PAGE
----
Friday 28 June 2013

Friday Puzzles #215

Christof S posted a beautiful Klein bottle sudoku earlier this week.  This led me to revisit my own dabbling with sudoku on various square identification spaces.  My own 9x9 version of the Klein bottle was somewhat flawed as although my rows were all of length 9, I had 4 rows of length 18 and one of length 9.  By setting things up as a 10x5 grid Christof has come across a very elegant solution.

Unfortunately I have not even begun to scratch the surface transferring over the images that used to exist on the Warwick servers over to blogger so you (currently) can't see my own Klein bottle puzzle, and nor can you see my interpretation of the real projective plane.  That wasn't very good either in retrospect, bearing in mind there were now four rows and four columns of length 18, and just the one row and column of length 9.

I've decided to rescue this Christof-style by having a much smaller grid.  Correctly interpreted, this grid has three rows, three columns and three regions of area 12.  Rather than ask you to enter in the numbers from 1-12, I'm asking you to enter them in modulo 6.  This ambiguity means I don't need a minimum of 11 clues.  Here I get away with 10, perhaps with more cunningly shaped regions you could have fewer.

That's probably as confusing to most of my Dearest Readers as the notion that the real projective plane is simply the quotient of a regular 2-sphere by the antipodal map, so you can also view the puzzle this way: a standard 6x6 Latin square with 3 regions of area 12 in which each number from 1-6 appears exactly twice.  Given the size, this isn't particularly hard, but it's also in no way as trivial as a standard 6x6 sudoku.  You'd definitely better be sure that exactly two of each number are in each region.  Enjoy!
    #252 Topological Sudoku – rated medium
All puzzles © Tom Collyer 2009-13.

Friday 21 June 2013

Friday Puzzles #214

More daily league sudoku - but perhaps you might be able to see some other puzzle types from me elsewhere sometime soon.  More on this to come, hopefully.

Don't forget you can play online with a day's delay at!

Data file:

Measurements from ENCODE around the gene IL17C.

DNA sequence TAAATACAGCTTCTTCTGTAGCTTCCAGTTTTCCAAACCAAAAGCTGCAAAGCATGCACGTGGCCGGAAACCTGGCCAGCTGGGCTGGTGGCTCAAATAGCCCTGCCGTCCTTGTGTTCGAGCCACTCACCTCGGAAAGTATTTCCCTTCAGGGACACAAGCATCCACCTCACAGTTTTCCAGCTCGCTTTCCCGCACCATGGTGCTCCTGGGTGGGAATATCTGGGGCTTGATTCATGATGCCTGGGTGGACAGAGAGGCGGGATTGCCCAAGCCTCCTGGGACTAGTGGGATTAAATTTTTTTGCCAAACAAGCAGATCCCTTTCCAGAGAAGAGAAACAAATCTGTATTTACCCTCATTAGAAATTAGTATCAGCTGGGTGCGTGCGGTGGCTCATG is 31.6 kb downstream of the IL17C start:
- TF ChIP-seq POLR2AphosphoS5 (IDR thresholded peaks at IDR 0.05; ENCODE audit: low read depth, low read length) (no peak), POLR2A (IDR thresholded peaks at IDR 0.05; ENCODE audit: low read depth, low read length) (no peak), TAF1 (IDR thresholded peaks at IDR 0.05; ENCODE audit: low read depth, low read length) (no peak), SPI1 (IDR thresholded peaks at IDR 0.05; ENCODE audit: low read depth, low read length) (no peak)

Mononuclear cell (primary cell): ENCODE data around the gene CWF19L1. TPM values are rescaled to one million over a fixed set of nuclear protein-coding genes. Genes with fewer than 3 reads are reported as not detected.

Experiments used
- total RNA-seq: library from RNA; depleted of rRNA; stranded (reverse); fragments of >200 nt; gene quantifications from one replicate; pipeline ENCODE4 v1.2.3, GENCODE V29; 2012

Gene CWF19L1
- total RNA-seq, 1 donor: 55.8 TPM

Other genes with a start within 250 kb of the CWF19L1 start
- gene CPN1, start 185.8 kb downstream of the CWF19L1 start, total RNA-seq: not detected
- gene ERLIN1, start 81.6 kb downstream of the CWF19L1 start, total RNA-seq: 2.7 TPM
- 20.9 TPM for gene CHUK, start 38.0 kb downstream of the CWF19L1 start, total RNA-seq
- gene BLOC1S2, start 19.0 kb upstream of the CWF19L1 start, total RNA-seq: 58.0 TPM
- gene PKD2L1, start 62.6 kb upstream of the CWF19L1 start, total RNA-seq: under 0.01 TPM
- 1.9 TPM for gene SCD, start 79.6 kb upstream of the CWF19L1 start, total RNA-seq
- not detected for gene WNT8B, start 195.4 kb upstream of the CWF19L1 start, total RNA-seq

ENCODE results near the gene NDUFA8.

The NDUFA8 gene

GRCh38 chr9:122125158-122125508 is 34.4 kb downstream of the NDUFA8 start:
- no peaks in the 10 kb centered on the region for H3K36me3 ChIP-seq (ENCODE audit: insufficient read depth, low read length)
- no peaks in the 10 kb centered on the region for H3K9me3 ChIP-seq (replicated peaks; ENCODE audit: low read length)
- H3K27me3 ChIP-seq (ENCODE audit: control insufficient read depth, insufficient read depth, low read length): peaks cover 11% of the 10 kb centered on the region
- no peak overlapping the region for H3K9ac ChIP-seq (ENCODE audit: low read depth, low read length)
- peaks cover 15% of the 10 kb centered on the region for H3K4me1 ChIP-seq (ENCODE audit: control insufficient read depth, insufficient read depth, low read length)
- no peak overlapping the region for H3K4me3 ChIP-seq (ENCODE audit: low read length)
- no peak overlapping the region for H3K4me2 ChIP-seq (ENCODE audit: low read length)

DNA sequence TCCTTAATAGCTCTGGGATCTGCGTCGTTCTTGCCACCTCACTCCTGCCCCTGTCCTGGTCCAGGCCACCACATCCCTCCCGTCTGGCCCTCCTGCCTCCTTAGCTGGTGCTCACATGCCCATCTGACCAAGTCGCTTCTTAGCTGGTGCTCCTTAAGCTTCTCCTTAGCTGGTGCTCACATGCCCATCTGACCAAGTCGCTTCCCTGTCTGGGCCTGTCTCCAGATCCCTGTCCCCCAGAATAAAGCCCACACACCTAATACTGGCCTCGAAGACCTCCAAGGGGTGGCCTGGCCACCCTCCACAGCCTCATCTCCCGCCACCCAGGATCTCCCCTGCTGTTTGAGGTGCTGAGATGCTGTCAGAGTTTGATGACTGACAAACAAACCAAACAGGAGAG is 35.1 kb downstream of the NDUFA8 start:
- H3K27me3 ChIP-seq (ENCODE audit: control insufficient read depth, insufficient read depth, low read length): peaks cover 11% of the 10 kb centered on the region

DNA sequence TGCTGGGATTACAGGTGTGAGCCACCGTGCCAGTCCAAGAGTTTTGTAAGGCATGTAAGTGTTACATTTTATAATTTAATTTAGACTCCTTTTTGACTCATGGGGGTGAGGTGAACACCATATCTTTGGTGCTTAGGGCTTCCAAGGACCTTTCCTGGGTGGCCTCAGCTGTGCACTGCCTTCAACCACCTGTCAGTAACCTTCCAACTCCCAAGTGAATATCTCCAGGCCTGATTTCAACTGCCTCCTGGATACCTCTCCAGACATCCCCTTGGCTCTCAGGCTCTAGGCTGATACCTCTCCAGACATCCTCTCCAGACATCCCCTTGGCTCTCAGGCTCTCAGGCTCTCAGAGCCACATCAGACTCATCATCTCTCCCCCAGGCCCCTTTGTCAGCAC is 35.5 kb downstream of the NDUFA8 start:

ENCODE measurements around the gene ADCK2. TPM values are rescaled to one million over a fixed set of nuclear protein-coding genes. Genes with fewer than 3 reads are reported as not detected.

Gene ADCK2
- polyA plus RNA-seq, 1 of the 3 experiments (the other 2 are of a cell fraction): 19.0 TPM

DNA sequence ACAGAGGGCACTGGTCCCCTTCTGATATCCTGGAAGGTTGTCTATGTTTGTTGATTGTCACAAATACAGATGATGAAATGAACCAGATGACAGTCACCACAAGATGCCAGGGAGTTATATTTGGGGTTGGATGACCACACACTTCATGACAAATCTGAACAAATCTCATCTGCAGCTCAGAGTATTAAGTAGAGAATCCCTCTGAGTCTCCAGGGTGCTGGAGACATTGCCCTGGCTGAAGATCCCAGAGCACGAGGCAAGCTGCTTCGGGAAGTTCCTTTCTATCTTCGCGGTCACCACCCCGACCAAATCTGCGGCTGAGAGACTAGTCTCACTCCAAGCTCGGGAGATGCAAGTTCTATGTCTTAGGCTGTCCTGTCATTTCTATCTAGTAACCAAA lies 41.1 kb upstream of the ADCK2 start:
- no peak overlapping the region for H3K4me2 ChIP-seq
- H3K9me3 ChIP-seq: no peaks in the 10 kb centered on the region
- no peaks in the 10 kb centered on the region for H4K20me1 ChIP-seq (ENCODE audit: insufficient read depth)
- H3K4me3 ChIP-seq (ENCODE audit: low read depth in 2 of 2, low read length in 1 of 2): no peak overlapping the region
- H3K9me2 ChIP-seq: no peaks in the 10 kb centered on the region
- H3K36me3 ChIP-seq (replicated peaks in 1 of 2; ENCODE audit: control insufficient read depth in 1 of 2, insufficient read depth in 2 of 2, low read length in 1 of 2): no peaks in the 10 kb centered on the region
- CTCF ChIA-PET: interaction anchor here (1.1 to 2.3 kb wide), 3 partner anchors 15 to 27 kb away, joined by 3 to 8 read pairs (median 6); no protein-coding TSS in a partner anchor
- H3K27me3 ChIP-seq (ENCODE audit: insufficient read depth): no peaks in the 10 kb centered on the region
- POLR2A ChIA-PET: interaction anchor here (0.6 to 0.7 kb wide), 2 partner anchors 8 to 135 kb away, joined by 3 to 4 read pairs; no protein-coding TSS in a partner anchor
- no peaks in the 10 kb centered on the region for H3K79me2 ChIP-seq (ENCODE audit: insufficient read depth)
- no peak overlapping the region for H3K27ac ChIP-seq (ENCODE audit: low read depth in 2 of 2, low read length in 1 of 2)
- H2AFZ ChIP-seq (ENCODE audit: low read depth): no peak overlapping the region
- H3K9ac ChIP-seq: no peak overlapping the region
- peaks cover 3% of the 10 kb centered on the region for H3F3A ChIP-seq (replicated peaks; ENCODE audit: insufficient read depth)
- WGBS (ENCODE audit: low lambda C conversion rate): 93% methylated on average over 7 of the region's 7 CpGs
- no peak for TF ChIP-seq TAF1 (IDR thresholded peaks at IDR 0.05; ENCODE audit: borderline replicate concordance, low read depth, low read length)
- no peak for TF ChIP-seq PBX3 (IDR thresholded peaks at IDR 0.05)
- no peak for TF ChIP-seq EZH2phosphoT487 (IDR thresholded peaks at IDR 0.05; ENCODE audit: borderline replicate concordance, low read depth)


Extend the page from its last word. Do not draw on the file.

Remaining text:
This week is a continuation of last week's idea.  I think this is a variant with lots and lots of potential.  This isn't a particular beautiful puzzle to look at, or to solve, but at least it should provide something of a challenge.  This certainly took a while to test solve last night! 

Oh and the rules: consecutive terms of the sequence to be place on the marked line should differ by at most 2.  Which means they can differ by 0, 1 or 2.  Enjoy!
    #251 Chinese Whispers Sudoku – rated hard
All puzzles © Tom Collyer 2009-13.

Friday 14 June 2013

Friday Puzzles #213

I do keep promising a proper daily league update, but I've been a little bit busy recently.  I'm sure you don't need reminding dearest reader, but my good friend Karel has asked me to remind you all that you can play along online via his rather wonderful website.

This week consecutive-on-line sudoku.  This means that numbers placed along each marked line should form a sequence (not necessarily arithmetic!) where consecutive terms differ by 1.  I've seen this before under various other names, but I couldn't initially remember and had the name Chinese whispers sudoku mentioned to me.  However this seems more suitable where consecutive terms differ by at most (rather than exactly) n, for some sensible value of n.  More on that next week I suppose.  For now, Enjoy!
    #250 Consecutive-on-line Sudoku – rated medium
All puzzles © Tom Collyer 2009-13.

Friday 7 June 2013

Friday Puzzles #212

Keep it simple, stupid.  I'll do a daily league update some other time.  Enjoy!
    #249 Sudoku – rated easy
 All puzzles © Tom Collyer 2009-13.

Tuesday 4 June 2013

Friday Puzzles #211

It's just as well I forgot to post this on Friday, as it turned out to be something of a disaster.  The idea here is that adjacent cells do not contain numbers whose sum is 5 or whose difference is 5.  Combinatorially speaking, this is equivalent to an XV Sudoku without any clues.  This probably explains why there were a few problems, and my thanks go out to Karel Tesaƙ (of fame) for helping to fix this puzzle.  This is really his puzzle! 

Anyhow, better late than never.  I've already got this week's puzzle ready so no worries there.  Enjoy!
    #248 Number 5 is not Alive Sudoku rated medium
All puzzles © Tom Collyer 2009-13.

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